We have a strong and growing research group in late stage stellar evolution, where we are currently ranked 8 th globally (according to SciVal metrics).
Our research concerns the observational and theoretical issues around the short phases of stellar evolution whose various pathways are strongly dictated by the stellar birth mass. Low to immediate mass stars with less than about 8 times that of our Sun will pass through a so called Planetary Nebula (PNe) phase. This is where a final stellar envelope ejection of material, after the post-AGB phase, will be ionized by the hot, contracting stellar core on its way to becoming a White Dwarf. The ejected shroud glows with a rich emission line spectrum to reveal a bewildering variety of colourful and majestic forms that we call PNe.
Under the prior leadership of previous director Prof Sun Kwok (now an emeritus professor and LSR affiliate) and now current director Prof Quentin Parker, a strong and highly productive PNe and post-AGB star research group of faculty, postdoctoral fellows and RPG students has been established. A series of highly influential papers have been produced. The LSR has also created and hosts the “Hong Kong AAO Strasbourg H-alpha Planetary Nebulae Research Platform” (HASH). This is a fully integrated SQL database (see website hashpn.space) for essential, up-to date information for all known Galactic planetary nebulae (PNe). With the HASH interface, users can sift, select, browse, collate, investigate, download and visualise the entire currently known Galactic PNe diversity. HASH provides the community with the most complete and reliable data with which to undertake new science. In December 2017 we hosted the prestigious “Asymmetric planetary Nebulae VII” meeting in Hong Kong that has led to an important refereed conference proceedings: https://www.mdpi.com/journal/galaxies/special_issues/Planetary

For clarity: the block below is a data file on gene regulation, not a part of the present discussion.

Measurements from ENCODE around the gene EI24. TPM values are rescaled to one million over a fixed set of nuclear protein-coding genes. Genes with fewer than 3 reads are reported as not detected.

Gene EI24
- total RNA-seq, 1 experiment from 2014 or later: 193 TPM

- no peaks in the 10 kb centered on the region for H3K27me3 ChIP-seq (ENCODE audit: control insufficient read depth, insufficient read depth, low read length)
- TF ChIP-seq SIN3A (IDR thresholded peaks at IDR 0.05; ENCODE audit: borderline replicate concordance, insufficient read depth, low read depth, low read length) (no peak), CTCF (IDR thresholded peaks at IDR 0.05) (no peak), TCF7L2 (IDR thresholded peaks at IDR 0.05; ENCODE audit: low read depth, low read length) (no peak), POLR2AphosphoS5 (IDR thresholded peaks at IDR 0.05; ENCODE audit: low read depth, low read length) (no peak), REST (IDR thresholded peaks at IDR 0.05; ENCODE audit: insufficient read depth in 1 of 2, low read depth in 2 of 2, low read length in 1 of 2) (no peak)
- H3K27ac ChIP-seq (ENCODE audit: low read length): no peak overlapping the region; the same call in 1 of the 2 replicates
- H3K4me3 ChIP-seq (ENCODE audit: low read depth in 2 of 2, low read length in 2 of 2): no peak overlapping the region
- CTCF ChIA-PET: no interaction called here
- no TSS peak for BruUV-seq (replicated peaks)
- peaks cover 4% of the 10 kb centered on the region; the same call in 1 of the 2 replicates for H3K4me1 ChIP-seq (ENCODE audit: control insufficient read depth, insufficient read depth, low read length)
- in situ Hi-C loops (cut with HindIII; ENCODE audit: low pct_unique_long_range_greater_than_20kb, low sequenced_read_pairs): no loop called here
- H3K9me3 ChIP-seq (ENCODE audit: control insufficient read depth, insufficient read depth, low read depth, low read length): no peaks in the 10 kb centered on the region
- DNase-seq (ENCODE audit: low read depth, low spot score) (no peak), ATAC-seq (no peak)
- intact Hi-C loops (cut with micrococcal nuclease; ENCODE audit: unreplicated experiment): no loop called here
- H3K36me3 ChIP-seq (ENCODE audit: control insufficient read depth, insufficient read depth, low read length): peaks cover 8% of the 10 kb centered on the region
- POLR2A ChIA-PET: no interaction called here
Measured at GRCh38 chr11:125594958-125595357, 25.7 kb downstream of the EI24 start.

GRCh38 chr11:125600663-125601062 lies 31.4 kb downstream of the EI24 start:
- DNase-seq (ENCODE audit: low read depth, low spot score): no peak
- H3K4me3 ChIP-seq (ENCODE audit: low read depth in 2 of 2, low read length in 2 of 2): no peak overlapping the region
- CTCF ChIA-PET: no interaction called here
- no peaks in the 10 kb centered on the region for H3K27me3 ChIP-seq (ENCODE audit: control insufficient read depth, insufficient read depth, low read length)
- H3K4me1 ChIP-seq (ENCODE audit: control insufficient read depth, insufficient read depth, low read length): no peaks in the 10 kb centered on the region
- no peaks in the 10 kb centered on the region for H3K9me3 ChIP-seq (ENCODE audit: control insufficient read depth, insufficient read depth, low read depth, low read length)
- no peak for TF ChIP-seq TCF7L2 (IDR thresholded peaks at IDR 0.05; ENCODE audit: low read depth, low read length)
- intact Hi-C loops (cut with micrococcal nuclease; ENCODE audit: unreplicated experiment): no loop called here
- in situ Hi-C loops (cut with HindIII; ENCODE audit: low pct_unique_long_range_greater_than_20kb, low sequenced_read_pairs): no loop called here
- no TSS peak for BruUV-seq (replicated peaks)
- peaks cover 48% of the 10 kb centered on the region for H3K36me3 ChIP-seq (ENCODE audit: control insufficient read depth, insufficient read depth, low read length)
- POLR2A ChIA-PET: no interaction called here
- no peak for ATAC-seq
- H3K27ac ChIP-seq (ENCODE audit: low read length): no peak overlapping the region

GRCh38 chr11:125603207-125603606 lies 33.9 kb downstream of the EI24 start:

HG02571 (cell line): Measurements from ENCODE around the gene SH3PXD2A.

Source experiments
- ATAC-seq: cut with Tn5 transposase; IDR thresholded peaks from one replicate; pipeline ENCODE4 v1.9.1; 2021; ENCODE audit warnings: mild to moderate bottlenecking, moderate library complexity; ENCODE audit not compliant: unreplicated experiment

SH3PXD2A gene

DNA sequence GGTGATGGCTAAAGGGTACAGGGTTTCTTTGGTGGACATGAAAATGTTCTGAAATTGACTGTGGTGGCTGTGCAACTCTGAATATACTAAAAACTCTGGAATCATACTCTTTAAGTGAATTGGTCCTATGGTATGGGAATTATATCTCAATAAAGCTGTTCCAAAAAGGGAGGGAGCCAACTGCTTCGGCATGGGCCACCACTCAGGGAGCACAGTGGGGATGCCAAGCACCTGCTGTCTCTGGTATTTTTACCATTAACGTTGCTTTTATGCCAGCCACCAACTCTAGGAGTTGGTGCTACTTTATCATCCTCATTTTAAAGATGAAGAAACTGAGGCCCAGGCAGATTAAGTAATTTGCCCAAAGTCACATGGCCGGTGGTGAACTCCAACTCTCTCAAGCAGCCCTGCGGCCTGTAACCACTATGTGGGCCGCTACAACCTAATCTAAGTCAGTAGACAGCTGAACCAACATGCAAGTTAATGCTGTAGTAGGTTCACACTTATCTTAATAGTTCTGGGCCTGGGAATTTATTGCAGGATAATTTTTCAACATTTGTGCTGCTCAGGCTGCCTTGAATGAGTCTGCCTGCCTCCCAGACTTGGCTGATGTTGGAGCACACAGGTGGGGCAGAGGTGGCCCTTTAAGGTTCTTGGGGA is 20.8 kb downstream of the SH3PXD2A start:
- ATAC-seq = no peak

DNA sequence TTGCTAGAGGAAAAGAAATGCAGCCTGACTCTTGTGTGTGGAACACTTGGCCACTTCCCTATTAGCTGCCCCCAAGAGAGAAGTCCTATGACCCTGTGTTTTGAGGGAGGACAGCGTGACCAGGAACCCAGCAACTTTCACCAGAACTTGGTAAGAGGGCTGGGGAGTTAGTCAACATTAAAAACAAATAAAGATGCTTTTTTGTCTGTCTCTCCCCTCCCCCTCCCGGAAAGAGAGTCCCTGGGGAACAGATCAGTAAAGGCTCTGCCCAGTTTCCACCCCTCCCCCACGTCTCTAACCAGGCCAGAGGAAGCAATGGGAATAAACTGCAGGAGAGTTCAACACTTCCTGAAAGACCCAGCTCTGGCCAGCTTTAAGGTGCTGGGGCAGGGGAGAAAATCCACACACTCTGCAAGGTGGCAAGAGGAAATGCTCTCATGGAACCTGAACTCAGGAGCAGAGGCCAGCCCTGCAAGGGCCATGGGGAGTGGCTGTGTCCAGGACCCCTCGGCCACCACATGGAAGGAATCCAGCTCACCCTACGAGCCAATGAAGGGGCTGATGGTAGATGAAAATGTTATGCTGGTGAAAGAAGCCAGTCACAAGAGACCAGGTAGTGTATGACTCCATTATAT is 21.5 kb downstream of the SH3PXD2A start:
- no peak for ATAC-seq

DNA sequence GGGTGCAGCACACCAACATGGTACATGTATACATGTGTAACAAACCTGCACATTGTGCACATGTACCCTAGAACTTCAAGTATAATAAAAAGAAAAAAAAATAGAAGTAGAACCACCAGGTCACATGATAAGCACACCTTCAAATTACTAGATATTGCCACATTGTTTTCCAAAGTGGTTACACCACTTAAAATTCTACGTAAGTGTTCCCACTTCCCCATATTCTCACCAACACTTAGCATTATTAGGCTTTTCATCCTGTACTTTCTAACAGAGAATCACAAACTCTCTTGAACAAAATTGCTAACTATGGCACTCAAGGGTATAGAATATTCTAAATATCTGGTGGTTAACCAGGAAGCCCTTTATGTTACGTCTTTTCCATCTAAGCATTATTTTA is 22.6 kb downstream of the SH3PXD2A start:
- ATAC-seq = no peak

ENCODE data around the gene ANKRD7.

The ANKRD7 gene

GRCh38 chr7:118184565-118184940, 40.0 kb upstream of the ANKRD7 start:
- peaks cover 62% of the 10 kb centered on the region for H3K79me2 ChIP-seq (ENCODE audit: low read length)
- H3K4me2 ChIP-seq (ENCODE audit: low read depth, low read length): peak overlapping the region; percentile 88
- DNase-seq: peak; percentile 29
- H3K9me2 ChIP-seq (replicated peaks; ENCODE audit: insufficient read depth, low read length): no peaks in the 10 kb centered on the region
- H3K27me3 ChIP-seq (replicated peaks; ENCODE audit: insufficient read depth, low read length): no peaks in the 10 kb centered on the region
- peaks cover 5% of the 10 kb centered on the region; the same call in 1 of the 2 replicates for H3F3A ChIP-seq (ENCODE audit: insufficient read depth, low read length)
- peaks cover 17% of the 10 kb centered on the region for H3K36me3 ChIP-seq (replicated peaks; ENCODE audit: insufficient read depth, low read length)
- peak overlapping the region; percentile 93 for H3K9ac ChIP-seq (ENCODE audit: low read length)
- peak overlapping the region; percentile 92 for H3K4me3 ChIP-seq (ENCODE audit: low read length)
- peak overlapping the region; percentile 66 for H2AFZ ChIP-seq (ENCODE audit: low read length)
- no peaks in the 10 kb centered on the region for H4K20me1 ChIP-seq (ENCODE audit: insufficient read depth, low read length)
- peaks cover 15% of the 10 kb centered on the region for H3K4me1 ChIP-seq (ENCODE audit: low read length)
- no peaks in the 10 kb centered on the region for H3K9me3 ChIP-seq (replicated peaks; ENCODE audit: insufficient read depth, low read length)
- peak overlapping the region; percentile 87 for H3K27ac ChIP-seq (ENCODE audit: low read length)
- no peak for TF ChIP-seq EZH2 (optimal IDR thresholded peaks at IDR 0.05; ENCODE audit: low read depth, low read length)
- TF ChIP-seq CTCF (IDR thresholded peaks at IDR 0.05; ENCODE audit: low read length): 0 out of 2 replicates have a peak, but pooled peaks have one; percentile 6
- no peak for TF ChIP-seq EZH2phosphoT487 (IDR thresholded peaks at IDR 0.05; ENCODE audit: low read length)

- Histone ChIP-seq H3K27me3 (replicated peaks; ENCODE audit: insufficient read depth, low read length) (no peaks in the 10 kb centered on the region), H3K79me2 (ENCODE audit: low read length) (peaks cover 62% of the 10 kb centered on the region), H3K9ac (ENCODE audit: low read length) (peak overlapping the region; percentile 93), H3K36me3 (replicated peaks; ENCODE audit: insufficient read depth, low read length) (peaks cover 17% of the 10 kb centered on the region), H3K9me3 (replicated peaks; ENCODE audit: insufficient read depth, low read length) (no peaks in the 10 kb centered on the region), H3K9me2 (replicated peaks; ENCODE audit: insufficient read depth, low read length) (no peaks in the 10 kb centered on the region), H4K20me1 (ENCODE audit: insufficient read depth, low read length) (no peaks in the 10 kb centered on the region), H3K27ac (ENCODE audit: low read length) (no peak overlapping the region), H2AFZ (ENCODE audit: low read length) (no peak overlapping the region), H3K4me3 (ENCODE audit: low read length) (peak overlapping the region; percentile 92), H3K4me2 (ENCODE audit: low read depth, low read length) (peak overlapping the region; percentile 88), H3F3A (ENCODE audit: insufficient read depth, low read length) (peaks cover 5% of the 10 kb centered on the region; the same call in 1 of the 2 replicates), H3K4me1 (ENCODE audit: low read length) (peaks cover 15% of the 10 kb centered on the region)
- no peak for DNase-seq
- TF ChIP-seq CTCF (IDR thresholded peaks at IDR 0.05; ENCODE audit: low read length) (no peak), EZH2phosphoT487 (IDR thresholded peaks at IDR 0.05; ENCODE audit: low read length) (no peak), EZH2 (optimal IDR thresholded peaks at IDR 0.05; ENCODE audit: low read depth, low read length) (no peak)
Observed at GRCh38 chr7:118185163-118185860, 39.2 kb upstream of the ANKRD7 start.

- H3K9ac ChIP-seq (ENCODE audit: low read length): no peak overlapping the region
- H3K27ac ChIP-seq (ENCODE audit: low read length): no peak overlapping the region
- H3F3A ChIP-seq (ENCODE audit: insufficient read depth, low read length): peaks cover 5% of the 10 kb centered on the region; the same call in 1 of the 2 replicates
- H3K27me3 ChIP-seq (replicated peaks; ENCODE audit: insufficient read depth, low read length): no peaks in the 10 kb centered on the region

We also undertake late-stage stellar evolution research at the high-end stellar mass range where stars explode as SuperNova. This leaves behind objects like pulsars, neutron stars and even black holes and the ejected stellar material as a wistful Supernova remnant. Several LSR members actively work on various observational and theoretical aspects of these processes and products.